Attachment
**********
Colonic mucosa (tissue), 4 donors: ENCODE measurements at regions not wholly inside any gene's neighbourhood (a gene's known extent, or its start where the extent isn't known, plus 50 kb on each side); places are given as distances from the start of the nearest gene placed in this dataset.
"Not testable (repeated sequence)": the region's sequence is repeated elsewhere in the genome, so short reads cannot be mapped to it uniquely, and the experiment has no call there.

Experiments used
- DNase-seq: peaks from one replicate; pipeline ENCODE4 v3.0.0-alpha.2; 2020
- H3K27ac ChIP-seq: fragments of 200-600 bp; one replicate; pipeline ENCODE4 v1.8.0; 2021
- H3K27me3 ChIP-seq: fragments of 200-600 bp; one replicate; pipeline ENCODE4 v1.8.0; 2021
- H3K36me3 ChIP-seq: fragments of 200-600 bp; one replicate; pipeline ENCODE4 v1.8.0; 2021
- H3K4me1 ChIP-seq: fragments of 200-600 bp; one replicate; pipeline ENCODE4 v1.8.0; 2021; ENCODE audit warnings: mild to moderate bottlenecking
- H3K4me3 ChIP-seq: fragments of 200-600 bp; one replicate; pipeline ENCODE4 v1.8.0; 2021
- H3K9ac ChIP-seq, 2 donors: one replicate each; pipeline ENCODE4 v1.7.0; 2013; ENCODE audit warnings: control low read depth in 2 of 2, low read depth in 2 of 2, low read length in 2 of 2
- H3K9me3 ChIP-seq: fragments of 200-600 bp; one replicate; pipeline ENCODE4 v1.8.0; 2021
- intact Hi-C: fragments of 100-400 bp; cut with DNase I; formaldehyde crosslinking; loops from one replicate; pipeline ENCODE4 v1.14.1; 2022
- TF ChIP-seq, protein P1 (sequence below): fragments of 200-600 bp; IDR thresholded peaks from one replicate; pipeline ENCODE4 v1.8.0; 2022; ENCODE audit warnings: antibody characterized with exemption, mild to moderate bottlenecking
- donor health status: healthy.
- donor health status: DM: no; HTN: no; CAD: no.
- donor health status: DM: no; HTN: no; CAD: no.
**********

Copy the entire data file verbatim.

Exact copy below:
Colonic mucosa (tissue), 4 donors: ENCODE measurements at regions not wholly inside any gene's neighbourhood (a gene's known extent, or its start where the extent isn't known, plus 50 kb on each side); places are given as distances from the start of the nearest gene placed in this dataset.
"Not testable (repeated sequence)": the region's sequence is repeated elsewhere in the genome, so short reads cannot be mapped to it uniquely, and the experiment has no call there.

Experiments used
- DNase-seq: peaks from one replicate; pipeline ENCODE4 v3.0.0-alpha.2; 2020
- H3K27ac ChIP-seq: fragments of 200-600 bp; one replicate; pipeline ENCODE4 v1.8.0; 2021
- H3K27me3 ChIP-seq: fragments of 200-600 bp; one replicate; pipeline ENCODE4 v1.8.0; 2021
- H3K36me3 ChIP-seq: fragments of 200-600 bp; one replicate; pipeline ENCODE4 v1.8.0; 2021
- H3K4me1 ChIP-seq: fragments of 200-600 bp; one replicate; pipeline ENCODE4 v1.8.0; 2021; ENCODE audit warnings: mild to moderate bottlenecking
- H3K4me3 ChIP-seq: fragments of 200-600 bp; one replicate; pipeline ENCODE4 v1.8.0; 2021
- H3K9ac ChIP-seq, 2 donors: one replicate each; pipeline ENCODE4 v1.7.0; 2013; ENCODE audit warnings: control low read depth in 2 of 2, low read depth in 2 of 2, low read length in 2 of 2
- H3K9me3 ChIP-seq: fragments of 200-600 bp; one replicate; pipeline ENCODE4 v1.8.0; 2021
- intact Hi-C: fragments of 100-400 bp; cut with DNase I; formaldehyde crosslinking; loops from one replicate; pipeline ENCODE4 v1.14.1; 2022
- TF ChIP-seq, protein P1 (sequence below): fragments of 200-600 bp; IDR thresholded peaks from one replicate; pipeline ENCODE4 v1.8.0; 2022; ENCODE audit warnings: antibody characterized with exemption, mild to moderate bottlenecking
- donor health status: healthy.
- donor health status: DM: no; HTN: no; CAD: no.
- donor health status: DM: no; HTN: no; CAD: no.